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Description : Distinguished in the field of Enochic studies, Gabriele Boccaccini led the way in June 2005 at the Third Enoch Seminar, entirely devoted to the Book of Parables in light of Second Temple Judaism and Christian origins. The unusual and compelling collection of essays found here reflects the spirit of sharing and dialogue that has made these seminars so popular and intriguing to scholars throughout the world.This third collection of essays from these historic meetings contains the observations and contemplations of forty-four scholars, includes a helpful introduction by Boccaccini detailing the history of the movement, and ends with likely prospects for future research and an extensive bibliography compiled by associate editor Jason von Ehrenkrook for further study.Enoch and the Messiah Son of Man will be a significant contribution for the understanding and discussion of ancient Judaism.


The Tension Between God As Righteous Judge And As Merciful In Early Judaism

Author by : Barry D. Smith
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Publisher by : University Press of America
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Description : In recent years, the scholarly consensus has emerged that early Judaism should no longer be classified as a religion of legalistic works on righteousness, but rather defined primarily by God's covenant with Israel. In this work, it is argued, instead, that there is actually a tension in early Judaism between God as righteous judge and as merciful. As E. Sjöberg maintained in his Gott und Sünder im palästinischen Judentum, in the sources used for a reconstruction of early Judaism, there are two mutually exclusive ways in which God is said to relate to human beings. First, God as righteous judge deals with human beings as they deserve. They are assumed to be morally free and responsible, and God judges and recompenses them in history and eschatologically. Not only are the wicked punished for their sins, but the righteous are also rewarded for their obedience. And second, God as merciful does not deal with human beings as they deserve. Rather, he removes the guilt resulting from disobedience to the Law, sometimes on the simple condition of repentance. This means that a person can escape the consequences of disobedience. The understanding of God in the sources vacillates between God as righteous judge and God as merciful, without coming down definitively on one side to the exclusion of the other.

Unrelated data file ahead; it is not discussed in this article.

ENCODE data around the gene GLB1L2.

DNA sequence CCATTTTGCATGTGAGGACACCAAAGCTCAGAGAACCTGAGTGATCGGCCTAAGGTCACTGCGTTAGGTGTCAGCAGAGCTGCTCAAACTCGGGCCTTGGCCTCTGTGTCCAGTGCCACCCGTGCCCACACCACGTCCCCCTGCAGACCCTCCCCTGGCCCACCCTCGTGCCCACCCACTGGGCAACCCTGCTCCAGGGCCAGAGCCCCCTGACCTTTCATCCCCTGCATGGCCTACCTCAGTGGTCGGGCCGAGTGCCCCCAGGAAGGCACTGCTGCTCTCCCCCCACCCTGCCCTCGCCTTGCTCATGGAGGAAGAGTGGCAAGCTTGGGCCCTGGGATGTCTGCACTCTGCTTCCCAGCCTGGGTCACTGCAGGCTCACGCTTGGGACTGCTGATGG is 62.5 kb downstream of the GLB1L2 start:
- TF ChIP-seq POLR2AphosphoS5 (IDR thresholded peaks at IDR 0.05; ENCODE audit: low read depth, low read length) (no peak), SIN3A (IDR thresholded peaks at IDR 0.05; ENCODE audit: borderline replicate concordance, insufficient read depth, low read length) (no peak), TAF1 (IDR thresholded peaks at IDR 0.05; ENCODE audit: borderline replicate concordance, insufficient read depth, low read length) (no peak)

From Enoch To Tobit

Author by : Devorah Dimant
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Publisher by : Mohr Siebeck
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Description : Publisher's description: The volume assembles twenty previously published studies by Devorah Dimant, which have been re-edited, updated, and furnished with an introductory essay written especially for this collection. The studies survey and analyze Jewish works composed in Hebrew, Aramaic or Greek during the Second Temple period, and discuss their contents, ideas, and connections to the Dead Sea Scrolls. Particular attention is paid to central issues, such as the apocalyptic worldview and literature and its relationship to the Dead Sea Scrolls. Among others, specific themes related to the Aramaic Tobit and 1 Enoch are analyzed as well as the links detected between the Hebrew Qumran writings Pseudo-Ezekiel and the Apocryphon of Jeremiah and the later apocalyptic works 4 Ezra and 2 Baruch. The introductory essay provides a general framework and pertinent terminology for discussing the literature in question. Together these essays offer a broad and fresh perspective of the Jewish literary scene in antiquity, with special attention to the one nurtured in the land of Israel.


The Idea Of Biblical Interpretation

Author by : James L. Kugel
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Publisher by : BRILL
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Description : In this Festschrift, James Kugel's creative scholarship in biblical interpretation provides the inspiration for a wide-ranging collection of essays that treat the history of Jewish and Christian scriptural interpretation from antiquity to the present